10 optic neuritis symptoms
Optic neuritis causes partial or total vision loss for 1-5 out of every 100,000 people a year.[] It’s caused by swelling around the optic nerve that carries visual information from the eyes to the brain. It can happen as part of another condition, such as multiple sclerosis or lupus, or on its own. Detected early, optic neuritis can be treated.[] Untreated, the condition can cause permanent vision loss by damaging the optic nerve. Knowing the common symptoms of optic neuritis can help those affected identify it and get treatment before irreversible damage is done.
The swelling that causes optic neuritis puts pressure on the surrounding tissues and may be associated with chronic inflammation.[] This can cause pain that’s localized behind the eyes, but the pain may be felt as originating in the eyes themselves. This pain can be referred from the site of the inflammation and swelling to other areas. It may be felt as localized pain in several locations in the head, which may be mild, moderate, or severe.
Painful Eye Movements
Many people who experience eye pain as a symptom of optic neuritis report that the pain gets worse with eye movement. Moving the eyes can briefly increase the pressure that’s causing the pain and cause spikes in the pain’s severity. There are several reasons a person might experience painful eye movements, and a passing episode of transitory eye pain is not necessarily a sign of serious trouble. Persistently painful eye motion should always be cause for concern, however.
Many things can cause headaches, which may be experienced as a general pain localized somewhere in the head and may be mild to severe. Occasional headaches are common, and most of the time they’re not cause for concern. Frequent headaches are sometimes a symptom of optic neuritis. This pain is typically felt as a dull ache behind the eyes or in the forehead and temples. Sometimes, it may be felt in the back of the head as well.[]
Rapid Decline in Vision in One or Both Eyes
The pressure buildup caused by optic neuritis can affect one or both eyes. While there are many reasons for a loss of vision in both eyes, a decline in vision that only affects one eye can be a symptom of optic neuritis.[] The speed at which this happens is another indicator of the underlying problem. Optic neuritis is an inflammatory disorder, and it can come on as quickly as any other inflammation. A rapid loss of vision should always be reported to a doctor.
Loss of Visual Field
Optic neuritis can be unpredictable in how it damages the optic nerve. This commonly shows up as the loss of either peripheral vision or vision in the central field of view.[] There is no way to predict whether optic neuritis will affect side vision first, or if it will degrade vision in the middle of a person’s field. Either of these optic neuritis symptoms is problematic.
Loss of Color Vision
The pressure optic neuritis puts on the optic nerve might show up early on as a loss of color vision. For a person with previously normal color vision, the onset of red-green color blindness should be evaluated by a doctor. Loss of color vision caused by optic neuritis tends to affect perception of red and green more than other colors. A slow onset might be so gradual the person doesn’t notice the change at first.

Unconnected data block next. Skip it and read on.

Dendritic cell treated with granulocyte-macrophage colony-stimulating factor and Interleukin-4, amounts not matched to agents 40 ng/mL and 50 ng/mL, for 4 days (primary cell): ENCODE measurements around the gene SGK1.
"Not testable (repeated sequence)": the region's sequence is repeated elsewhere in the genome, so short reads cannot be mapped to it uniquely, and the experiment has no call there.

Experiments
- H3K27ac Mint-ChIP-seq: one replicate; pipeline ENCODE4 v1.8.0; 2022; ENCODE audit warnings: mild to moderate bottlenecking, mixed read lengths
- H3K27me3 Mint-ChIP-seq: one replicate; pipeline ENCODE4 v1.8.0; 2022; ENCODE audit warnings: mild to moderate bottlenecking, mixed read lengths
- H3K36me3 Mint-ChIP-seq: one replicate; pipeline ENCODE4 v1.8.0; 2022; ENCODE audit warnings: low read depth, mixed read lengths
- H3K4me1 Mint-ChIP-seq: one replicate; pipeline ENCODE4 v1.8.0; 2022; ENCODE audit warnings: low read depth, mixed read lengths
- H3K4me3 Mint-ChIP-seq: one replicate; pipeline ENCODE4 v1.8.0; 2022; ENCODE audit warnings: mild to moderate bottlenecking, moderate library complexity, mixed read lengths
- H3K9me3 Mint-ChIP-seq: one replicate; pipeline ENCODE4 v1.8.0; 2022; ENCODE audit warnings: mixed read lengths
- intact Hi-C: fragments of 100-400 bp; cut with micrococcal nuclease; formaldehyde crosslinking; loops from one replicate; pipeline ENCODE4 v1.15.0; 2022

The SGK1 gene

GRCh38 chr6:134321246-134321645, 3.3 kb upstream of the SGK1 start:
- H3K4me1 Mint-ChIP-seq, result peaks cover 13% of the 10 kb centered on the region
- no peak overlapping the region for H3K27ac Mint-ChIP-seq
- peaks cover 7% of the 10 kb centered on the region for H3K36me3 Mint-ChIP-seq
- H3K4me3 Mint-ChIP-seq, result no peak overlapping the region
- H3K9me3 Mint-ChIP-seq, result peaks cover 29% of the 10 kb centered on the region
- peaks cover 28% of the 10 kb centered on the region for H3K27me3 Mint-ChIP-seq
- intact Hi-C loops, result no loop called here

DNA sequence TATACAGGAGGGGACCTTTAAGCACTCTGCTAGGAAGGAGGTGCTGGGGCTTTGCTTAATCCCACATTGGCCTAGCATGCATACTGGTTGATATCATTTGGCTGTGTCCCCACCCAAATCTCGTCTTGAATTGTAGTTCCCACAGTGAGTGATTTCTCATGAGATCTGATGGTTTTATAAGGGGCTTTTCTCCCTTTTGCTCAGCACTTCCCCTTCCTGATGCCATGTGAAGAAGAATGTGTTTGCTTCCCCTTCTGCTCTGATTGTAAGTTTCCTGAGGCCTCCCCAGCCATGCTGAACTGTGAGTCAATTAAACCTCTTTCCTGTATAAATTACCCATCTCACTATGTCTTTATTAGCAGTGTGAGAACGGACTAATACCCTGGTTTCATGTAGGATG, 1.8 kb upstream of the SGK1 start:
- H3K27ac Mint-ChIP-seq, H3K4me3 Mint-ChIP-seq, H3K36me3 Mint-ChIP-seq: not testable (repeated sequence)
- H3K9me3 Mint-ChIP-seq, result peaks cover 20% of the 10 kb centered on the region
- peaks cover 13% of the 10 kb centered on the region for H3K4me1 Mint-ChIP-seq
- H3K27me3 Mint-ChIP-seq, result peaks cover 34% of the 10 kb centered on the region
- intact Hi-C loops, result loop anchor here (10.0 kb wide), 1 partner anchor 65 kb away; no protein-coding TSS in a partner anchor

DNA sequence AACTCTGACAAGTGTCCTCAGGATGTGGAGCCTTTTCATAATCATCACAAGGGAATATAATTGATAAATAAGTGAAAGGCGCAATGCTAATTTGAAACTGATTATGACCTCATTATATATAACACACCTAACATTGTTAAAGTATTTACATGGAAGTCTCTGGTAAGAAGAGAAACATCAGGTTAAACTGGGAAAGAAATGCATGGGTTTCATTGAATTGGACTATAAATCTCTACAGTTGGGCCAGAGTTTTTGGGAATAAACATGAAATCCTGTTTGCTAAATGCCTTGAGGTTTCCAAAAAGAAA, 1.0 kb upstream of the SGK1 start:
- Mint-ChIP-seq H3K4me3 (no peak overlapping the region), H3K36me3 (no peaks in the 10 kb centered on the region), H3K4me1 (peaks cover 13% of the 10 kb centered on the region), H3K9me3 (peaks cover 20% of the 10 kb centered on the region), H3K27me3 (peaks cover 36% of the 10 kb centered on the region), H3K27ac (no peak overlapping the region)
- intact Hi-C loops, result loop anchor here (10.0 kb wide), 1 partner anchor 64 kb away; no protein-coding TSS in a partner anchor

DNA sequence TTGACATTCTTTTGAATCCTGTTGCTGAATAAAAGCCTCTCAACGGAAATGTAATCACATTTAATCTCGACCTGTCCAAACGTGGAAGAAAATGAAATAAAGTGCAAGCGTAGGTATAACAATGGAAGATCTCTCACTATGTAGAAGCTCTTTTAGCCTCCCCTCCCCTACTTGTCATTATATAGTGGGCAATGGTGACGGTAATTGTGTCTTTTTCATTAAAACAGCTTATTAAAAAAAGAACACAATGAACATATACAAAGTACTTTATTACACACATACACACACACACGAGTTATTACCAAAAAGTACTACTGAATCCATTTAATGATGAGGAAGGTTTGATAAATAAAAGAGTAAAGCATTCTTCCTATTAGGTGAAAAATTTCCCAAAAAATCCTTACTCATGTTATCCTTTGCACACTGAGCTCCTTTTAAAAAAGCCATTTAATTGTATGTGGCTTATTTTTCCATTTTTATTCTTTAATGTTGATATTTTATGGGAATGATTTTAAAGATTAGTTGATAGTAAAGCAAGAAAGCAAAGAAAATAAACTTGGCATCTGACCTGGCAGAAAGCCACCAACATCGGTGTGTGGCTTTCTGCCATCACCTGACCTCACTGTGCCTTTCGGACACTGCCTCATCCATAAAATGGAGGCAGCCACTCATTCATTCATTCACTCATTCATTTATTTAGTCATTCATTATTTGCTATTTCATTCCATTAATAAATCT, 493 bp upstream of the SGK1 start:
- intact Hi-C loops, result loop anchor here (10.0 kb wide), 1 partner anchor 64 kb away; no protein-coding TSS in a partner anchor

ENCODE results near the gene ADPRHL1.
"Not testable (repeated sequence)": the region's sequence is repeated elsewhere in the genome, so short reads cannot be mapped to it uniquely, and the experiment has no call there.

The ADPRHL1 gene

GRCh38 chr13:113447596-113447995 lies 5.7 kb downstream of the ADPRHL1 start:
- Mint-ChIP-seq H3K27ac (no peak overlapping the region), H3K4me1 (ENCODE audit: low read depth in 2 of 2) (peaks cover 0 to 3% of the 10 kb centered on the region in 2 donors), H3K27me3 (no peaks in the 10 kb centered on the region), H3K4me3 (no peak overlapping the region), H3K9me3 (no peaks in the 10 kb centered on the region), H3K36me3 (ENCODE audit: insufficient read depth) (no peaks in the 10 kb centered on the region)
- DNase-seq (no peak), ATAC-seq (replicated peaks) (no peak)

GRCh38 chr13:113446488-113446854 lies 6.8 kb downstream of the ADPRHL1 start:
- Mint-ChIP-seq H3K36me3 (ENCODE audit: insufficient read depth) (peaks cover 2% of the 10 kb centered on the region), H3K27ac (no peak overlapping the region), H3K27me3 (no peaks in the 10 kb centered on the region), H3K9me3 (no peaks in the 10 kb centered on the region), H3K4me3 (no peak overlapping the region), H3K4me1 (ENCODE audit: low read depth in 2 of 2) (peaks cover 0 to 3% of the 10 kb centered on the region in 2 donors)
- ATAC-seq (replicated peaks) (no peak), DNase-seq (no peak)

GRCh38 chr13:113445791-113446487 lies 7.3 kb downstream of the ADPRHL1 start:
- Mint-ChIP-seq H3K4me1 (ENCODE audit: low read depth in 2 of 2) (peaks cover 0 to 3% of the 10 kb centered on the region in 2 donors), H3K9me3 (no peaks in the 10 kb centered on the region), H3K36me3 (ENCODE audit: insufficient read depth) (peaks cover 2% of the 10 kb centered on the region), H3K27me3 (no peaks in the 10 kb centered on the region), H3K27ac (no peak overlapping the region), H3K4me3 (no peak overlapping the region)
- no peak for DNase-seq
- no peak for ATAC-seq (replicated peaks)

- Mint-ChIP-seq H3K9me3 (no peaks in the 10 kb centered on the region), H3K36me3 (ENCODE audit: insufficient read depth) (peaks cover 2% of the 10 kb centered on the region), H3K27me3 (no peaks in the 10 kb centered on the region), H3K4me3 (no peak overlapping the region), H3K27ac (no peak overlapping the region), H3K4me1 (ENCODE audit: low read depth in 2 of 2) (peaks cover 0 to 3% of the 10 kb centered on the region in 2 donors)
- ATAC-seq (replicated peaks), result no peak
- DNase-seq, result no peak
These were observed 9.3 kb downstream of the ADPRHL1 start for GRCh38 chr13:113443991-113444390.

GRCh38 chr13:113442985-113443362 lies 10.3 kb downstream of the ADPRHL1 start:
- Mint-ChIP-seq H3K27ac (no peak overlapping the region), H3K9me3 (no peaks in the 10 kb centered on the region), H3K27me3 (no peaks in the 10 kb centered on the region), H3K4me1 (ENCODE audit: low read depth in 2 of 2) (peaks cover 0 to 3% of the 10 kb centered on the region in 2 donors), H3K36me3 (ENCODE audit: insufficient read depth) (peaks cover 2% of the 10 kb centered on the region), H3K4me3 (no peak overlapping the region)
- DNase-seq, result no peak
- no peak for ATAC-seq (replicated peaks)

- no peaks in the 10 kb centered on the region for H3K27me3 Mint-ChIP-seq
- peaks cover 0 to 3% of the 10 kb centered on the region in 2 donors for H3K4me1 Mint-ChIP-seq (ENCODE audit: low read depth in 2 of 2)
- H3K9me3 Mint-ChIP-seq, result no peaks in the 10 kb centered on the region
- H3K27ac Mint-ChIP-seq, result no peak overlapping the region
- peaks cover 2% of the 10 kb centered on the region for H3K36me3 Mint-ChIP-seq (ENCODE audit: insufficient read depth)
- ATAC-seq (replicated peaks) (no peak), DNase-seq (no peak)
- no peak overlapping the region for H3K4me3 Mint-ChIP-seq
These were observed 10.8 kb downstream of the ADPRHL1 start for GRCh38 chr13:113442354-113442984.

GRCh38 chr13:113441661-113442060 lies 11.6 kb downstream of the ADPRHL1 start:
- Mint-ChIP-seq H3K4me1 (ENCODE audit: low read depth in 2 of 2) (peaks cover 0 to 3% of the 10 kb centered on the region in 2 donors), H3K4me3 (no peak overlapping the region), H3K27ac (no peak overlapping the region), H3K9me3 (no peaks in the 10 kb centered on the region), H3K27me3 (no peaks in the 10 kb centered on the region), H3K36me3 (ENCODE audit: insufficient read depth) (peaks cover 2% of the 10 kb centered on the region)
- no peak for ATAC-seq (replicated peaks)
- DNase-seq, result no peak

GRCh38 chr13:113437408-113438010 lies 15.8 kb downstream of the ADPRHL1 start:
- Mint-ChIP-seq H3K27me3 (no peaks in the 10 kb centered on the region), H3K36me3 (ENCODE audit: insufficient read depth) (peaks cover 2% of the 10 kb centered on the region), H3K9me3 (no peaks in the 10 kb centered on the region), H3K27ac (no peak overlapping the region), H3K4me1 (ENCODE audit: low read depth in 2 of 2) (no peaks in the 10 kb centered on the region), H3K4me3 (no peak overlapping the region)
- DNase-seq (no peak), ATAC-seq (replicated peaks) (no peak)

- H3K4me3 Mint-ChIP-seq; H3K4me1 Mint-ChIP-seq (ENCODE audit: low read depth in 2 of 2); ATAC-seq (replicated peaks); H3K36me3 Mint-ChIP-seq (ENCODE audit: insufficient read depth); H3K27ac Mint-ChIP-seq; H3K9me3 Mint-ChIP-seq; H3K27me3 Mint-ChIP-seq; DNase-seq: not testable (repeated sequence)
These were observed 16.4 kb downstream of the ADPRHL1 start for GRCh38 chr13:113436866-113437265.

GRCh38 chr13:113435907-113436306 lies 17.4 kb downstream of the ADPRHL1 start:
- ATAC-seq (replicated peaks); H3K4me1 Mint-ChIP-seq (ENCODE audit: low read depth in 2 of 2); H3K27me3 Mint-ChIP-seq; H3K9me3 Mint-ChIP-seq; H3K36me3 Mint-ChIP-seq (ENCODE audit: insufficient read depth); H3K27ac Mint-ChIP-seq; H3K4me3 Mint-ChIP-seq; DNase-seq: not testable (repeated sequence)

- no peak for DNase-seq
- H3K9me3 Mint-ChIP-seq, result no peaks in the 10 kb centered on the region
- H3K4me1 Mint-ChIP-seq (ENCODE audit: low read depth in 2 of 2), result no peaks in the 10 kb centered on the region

Pressure on the optic nerve has the potential to send fictitious signals down the nerve and into the brain. Seemingly random firing of the nerve can be perceived as flashing lights or a sparkling effect. Optic neuritis typically causes flashing lights or other visual changes during an acute episode of nerve inflammation and resolve afterwards. Occasionally seeing a flash, especially if it only lasts a moment, may not be serious, but episodes of flashing lights or persistent flashing needs to be evaluated.
Conditions That Cause Optic Neuritis
Optic neuritis can occur on its own, for no obvious reason, or it could be caused by another condition. Lyme disease, measles, mumps, and diabetes have all been associated with optic neuritis.[] The condition can also be associated with autoimmune or other inflammatory diseases. Lupus and multiple sclerosis are both associated with optic neuritis. These episodes of vision impairments may occur over the years and become a long-term health problem.[]
Other Conditions Associated With Optic Neuritis
Optic neuritis can be associated with a bacterial infection that causes Lyme disease or viral infections responsible for mumps or measles. Drugs like ethambutol or toxic agents like methanol can also cause optic neuritis. Sometimes, there is no obvious cause or associated conditions. It can come on suddenly and persist long term. Early treatment is often a preferred option for optic neuritis. If identified, the underlying cause of optic neuritis also requires treatment.
Treatment for Optic Neuritis
Treatment for optic neuritis starts with controlling the inflammation and swelling. A doctor will often prescribe steroidal medication to bring down the inflammation response and relieve the pressure, hopefully preventing immediate damage. Long-term treatment usually addresses the underlying cause of optic neuritis. Medication, especially immunotherapies for lupus or multiple sclerosis, are used to manage the patient’s underlying cause. If no cause for the swelling is identified, treatment may be limited to just controlling the symptoms of optic neuritis.[]